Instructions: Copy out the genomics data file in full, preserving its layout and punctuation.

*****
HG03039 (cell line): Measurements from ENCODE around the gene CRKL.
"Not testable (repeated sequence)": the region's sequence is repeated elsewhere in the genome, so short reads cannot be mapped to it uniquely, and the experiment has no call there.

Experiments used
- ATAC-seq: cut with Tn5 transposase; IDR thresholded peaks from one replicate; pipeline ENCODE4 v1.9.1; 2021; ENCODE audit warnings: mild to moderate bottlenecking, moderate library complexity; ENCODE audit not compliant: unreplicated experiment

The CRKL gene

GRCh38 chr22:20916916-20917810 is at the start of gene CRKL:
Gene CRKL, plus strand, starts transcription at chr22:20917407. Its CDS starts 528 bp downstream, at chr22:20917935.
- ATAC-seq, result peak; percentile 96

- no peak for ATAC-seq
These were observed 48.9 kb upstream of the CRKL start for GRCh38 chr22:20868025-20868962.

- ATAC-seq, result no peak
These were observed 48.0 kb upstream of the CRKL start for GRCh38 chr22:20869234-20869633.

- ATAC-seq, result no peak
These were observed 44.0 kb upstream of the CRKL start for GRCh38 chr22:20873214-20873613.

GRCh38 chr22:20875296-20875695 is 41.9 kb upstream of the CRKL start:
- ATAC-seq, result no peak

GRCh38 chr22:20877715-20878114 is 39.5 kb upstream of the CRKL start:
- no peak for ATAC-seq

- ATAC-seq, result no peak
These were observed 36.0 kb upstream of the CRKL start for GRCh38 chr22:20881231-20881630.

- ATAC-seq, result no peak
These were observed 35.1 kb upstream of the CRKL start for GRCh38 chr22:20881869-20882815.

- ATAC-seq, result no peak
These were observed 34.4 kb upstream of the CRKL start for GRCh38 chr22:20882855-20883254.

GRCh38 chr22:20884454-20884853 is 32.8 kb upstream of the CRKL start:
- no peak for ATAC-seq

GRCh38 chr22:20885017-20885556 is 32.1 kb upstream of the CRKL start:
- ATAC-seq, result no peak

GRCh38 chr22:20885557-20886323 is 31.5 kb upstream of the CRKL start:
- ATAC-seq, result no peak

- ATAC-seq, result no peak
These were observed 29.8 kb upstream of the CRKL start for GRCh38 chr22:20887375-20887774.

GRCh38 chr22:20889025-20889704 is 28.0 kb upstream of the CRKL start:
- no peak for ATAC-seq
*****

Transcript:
HG03039 (cell line): Measurements from ENCODE around the gene CRKL.
"Not testable (repeated sequence)": the region's sequence is repeated elsewhere in the genome, so short reads cannot be mapped to it uniquely, and the experiment has no call there.

Experiments used
- ATAC-seq: cut with Tn5 transposase; IDR thresholded peaks from one replicate; pipeline ENCODE4 v1.9.1; 2021; ENCODE audit warnings: mild to moderate bottlenecking, moderate library complexity; ENCODE audit not compliant: unreplicated experiment

The CRKL gene

GRCh38 chr22:20916916-20917810 is at the start of gene CRKL:
Gene CRKL, plus strand, starts transcription at chr22:20917407. Its CDS starts 528 bp downstream, at chr22:20917935.
- ATAC-seq, result peak; percentile 96

- no peak for ATAC-seq
These were observed 48.9 kb upstream of the CRKL start for GRCh38 chr22:20868025-20868962.

- ATAC-seq, result no peak
These were observed 48.0 kb upstream of the CRKL start for GRCh38 chr22:20869234-20869633.

- ATAC-seq, result no peak
These were observed 44.0 kb upstream of the CRKL start for GRCh38 chr22:20873214-20873613.

GRCh38 chr22:20875296-20875695 is 41.9 kb upstream of the CRKL start:
- ATAC-seq, result no peak

GRCh38 chr22:20877715-20878114 is 39.5 kb upstream of the CRKL start:
- no peak for ATAC-seq

- ATAC-seq, result no peak
These were observed 36.0 kb upstream of the CRKL start for GRCh38 chr22:20881231-20881630.

- ATAC-seq, result no peak
These were observed 35.1 kb upstream of the CRKL start for GRCh38 chr22:20881869-20882815.

- ATAC-seq, result no peak
These were observed 34.4 kb upstream of the CRKL start for GRCh38 chr22:20882855-20883254.

GRCh38 chr22:20884454-20884853 is 32.8 kb upstream of the CRKL start:
- no peak for ATAC-seq

GRCh38 chr22:20885017-20885556 is 32.1 kb upstream of the CRKL start:
- ATAC-seq, result no peak

GRCh38 chr22:20885557-20886323 is 31.5 kb upstream of the CRKL start:
- ATAC-seq, result no peak

- ATAC-seq, result no peak
These were observed 29.8 kb upstream of the CRKL start for GRCh38 chr22:20887375-20887774.

GRCh38 chr22:20889025-20889704 is 28.0 kb upstream of the CRKL start:
- no peak for ATAC-seq